US buyers snap up second-hand jets as euro nosedives
Published 21/04/2015 | 02:30
Europe's slow growth and sinking currency have meant boom times for Kevin McCutcheon, an American who buys used private jets to resell in the US.
He's bought six aircraft in Europe and is negotiating for a seventh, a Cessna Citation in Germany, in less than two years. He's finding plenty of bargain shoppers back home. Small and mid-sized US companies and wealthy individuals are buying up Europe's second-hand jets as that region's economic woes spur owners to put their Falcons, CJ3's and Excels on the market.
"The US has a stronger economy and a strengthening dollar, said Mr McCutcheon, who founded Flight Solutions, which was created from an aviation company he started with country music star Reba McEntire in 1991. "That all provides for more opportunity for guys like me."
In the last two years, the number of foreign jets sold in the US jumped 45pc to 371 from the previous two years, according to JetNet, a New York-based research firm.
The trend is accelerating this year with the dollar's gains, which began last summer. Of 48 European used jets sold between December and February, almost half, or 21, were bought by US buyers.
In the same period a year earlier, only 15pc went to the US, according to Michael Chase, a private-aviation consultant. Retail prices range from a couple of million dollars to as much as $65m (€60m).
Buyers are also benefiting from a glut of jets created by the 2008 financial crisis. In the boom years, the market for new jets was so hot that sometimes people ordered them with the intention to flip at a profit.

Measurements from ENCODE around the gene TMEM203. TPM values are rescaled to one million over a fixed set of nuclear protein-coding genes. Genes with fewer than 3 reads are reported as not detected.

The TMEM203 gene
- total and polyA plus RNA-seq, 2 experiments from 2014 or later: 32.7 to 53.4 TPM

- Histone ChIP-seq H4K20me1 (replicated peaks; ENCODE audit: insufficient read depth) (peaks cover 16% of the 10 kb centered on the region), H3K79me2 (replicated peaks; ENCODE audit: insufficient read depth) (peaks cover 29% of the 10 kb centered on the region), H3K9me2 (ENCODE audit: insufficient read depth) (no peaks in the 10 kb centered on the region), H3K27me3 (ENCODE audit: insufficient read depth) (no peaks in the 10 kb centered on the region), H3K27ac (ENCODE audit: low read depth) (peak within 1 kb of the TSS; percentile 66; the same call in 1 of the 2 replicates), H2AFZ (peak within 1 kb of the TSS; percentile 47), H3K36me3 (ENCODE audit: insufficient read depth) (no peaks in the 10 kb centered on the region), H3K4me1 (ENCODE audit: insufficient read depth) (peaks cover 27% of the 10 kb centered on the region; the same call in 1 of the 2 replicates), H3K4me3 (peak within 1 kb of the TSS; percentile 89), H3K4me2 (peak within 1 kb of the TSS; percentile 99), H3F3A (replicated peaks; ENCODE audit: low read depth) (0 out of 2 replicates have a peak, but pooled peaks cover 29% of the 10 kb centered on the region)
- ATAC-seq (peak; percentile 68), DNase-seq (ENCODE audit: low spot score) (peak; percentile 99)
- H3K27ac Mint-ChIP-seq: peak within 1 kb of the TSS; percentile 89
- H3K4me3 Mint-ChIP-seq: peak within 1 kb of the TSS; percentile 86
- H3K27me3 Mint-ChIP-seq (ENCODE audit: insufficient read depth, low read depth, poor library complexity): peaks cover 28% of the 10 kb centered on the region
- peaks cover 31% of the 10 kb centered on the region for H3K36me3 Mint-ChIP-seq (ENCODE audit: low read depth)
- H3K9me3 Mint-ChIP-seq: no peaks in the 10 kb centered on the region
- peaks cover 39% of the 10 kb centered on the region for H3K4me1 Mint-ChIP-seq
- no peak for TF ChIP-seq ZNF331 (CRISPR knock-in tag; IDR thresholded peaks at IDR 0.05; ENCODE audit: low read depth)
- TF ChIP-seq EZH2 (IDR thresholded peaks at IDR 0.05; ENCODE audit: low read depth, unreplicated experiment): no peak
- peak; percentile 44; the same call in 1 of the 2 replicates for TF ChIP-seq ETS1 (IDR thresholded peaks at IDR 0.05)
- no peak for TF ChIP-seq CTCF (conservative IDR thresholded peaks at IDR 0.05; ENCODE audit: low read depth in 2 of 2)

"That stopped overnight with Lehman Brothers and people were stuck with their airplane," said Dannys Famin, managing director of Paris-based Unijet, which manages jet aircraft for companies and individuals.
The inventory is now being worked off with the return of US buyers.
When Mr Famin put a used Cessna private jet up for sale in Paris last year, he got no European bidders.
Instead, he quickly found US buyers and sold the 9-passenger Citation CJ3 jet for 10pc more than anticipated, he said. The jet retails new for about $8m (€7.5m).
"I got a better price and the selling period was shorter," Mr Famin said.
Thanks to the strong dollar, American buyers pay about 25pc less for a used jet in Europe than one in the US, Mr McCutcheon said. That is offset in part by extra travel for inspections and negotiations as well as higher costs to meet US regulations and to transport the foreign planes, he said.
The jump in US sales comes amid a general strengthening of the used-jet market, which amounted to about $11.7bn (€10.9bn) last year.
Secondhand-jet transactions worldwide increased 8pc in 2014 over the previous year and the average number of days aircraft were on the market fell by 42 to 350, Mr Chase said.